What does it mean to be successful in the arts industry? If you’d asked a year ago, the answers would likely include sold-out seasons, box office records to critical acclaim, and audience praise. Then COVID delivered a sucker punch to the arts industry – both here and overseas – and the sector is still reeling. Our world was turned upside down and with it, any past metrics we had for success.
The next few years will be extremely challenging, both in the arts sector and in the broader global community. What COVID has created, however, is a rare opportunity for the sector to revisit what success looks like and how we measure it.
It starts with innovation.
Arts organisations often forget to innovate. They fall into a pattern of delivering programs that were previously successful, programs that are a safe financial bet and programs that get bums on seats.
Artists are the exception – they never forget to innovate.
They are the heart and soul of the sector, driving revolution and creative thinking, and it is from them we must take our cues. On an organisational level, arts leaders must shed their administrative fear and become thoughtful risk-takers who guide their companies, organisations and collectives to think outside the box.
For me, post-COVID success at La Boite is measured by how we engage our community, the access points and pathways we provide to local artists, the new collaborations and partnerships that emerge from this topsy-turvy year, and how we meet our commitment to becoming Australia’s most diverse theatre company.
Equity is vital to driving innovation and genuine change. We will measure success by the variety of voices, stories, artforms and experiences we present now and into the future.
To set this train in motion, artists need pathways and platforms, they need resources and champions and, most importantly, they need freedom and support to tell their stories in their own ways.
Artists can translate information and present it in a way most experts and authorities simply cannot.
Artists can spark conversations, challenge beliefs, stir reactions and reflect the real impacts and challenges facing society.
Crucial to their success is an arts company willing to step aside and trust them to bring their stories to a stage. Not necessarily the most popular or profitable stories but the ones people most need to hear.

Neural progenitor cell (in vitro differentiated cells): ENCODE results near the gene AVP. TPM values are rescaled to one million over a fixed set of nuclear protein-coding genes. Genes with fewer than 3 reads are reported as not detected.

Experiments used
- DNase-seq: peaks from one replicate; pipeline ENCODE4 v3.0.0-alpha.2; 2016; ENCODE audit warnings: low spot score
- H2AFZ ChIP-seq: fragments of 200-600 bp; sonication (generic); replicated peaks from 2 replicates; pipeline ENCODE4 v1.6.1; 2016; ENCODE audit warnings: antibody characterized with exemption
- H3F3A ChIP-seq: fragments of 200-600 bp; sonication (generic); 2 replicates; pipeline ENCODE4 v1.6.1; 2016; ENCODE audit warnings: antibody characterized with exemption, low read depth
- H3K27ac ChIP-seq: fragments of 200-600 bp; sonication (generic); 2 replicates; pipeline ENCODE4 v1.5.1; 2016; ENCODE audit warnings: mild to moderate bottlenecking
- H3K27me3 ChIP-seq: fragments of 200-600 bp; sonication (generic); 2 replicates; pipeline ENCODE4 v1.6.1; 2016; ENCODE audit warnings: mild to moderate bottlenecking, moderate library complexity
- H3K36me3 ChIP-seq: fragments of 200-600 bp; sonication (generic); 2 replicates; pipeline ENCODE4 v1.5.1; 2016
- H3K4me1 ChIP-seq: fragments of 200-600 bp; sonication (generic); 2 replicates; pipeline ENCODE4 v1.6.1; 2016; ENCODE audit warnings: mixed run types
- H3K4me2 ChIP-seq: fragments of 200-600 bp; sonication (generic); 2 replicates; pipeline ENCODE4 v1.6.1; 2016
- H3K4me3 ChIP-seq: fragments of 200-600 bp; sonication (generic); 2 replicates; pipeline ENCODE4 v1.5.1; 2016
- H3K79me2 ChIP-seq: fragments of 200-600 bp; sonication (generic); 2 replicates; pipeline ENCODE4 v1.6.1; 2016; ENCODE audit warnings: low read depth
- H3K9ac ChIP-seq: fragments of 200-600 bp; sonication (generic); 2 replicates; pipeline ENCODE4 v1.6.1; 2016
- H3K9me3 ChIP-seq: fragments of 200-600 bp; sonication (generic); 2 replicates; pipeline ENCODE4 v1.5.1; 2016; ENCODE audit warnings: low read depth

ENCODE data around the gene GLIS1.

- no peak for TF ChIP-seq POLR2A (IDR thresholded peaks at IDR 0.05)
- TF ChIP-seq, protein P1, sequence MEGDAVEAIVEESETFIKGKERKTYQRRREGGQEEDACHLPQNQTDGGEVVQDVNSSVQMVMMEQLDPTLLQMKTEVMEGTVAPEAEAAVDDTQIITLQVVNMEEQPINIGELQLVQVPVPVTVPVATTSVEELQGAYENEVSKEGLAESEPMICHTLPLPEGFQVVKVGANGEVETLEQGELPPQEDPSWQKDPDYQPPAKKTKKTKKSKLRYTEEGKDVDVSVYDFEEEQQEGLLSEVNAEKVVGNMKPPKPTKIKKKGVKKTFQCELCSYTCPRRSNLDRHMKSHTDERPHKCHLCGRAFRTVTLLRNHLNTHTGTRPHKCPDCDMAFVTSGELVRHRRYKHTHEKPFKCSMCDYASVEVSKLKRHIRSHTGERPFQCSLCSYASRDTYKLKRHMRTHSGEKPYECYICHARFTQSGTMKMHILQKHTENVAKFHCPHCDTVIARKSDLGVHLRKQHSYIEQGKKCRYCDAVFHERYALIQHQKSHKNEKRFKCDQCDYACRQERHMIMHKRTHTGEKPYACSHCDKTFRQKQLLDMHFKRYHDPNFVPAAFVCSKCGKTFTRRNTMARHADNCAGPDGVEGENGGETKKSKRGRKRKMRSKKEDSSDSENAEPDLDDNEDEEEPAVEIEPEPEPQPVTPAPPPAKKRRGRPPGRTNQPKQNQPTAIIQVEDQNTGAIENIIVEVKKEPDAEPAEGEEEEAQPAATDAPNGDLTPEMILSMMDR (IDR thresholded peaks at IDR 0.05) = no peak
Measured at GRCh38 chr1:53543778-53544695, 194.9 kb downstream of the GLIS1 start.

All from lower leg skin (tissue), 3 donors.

Success will come to arts organisations who embrace a hyper-local focus and cultivate talent with an outward-facing awareness.
Arts organisations that continue to only look inwards, that turn a blind eye to their influential position in the broader community and their responsibility as a storyteller and social commentator, will suffer.
If they don’t embark on this necessary reinvention, they run the risk of becoming irrelevant. Now is the time to figure out how we can give voice to more people and create a pipeline for new and innovative work for artists, creatives and, ultimately, audiences.
Our industry will not bounce back unchanged but I am filled with optimism.
Brisbane’s arts sector is collaborative, generous and collegiate and there’s a sense that we’re all in this together. We are working tirelessly on this road to recovery, helping artists succeed and audiences engage.
It feels like there’s a change happening, industry-wide, and while no one truly knows where we’ll end up, this unknowingness is not a terrible thing. By staying outward looking and fiercely local at the same time, by committing to a future of equity and justice and by understanding how important it is to integrate artists and creatives, I know we can succeed.
La Boite is the longest continuously running theatre company in Australia, celebrating 95 years in 2021. It will stagger its 2021 season announcement over three acts, keeping its program flexible, current and vital. Act 1 (January to April 2021) was launched on Thursday 19 November 2020.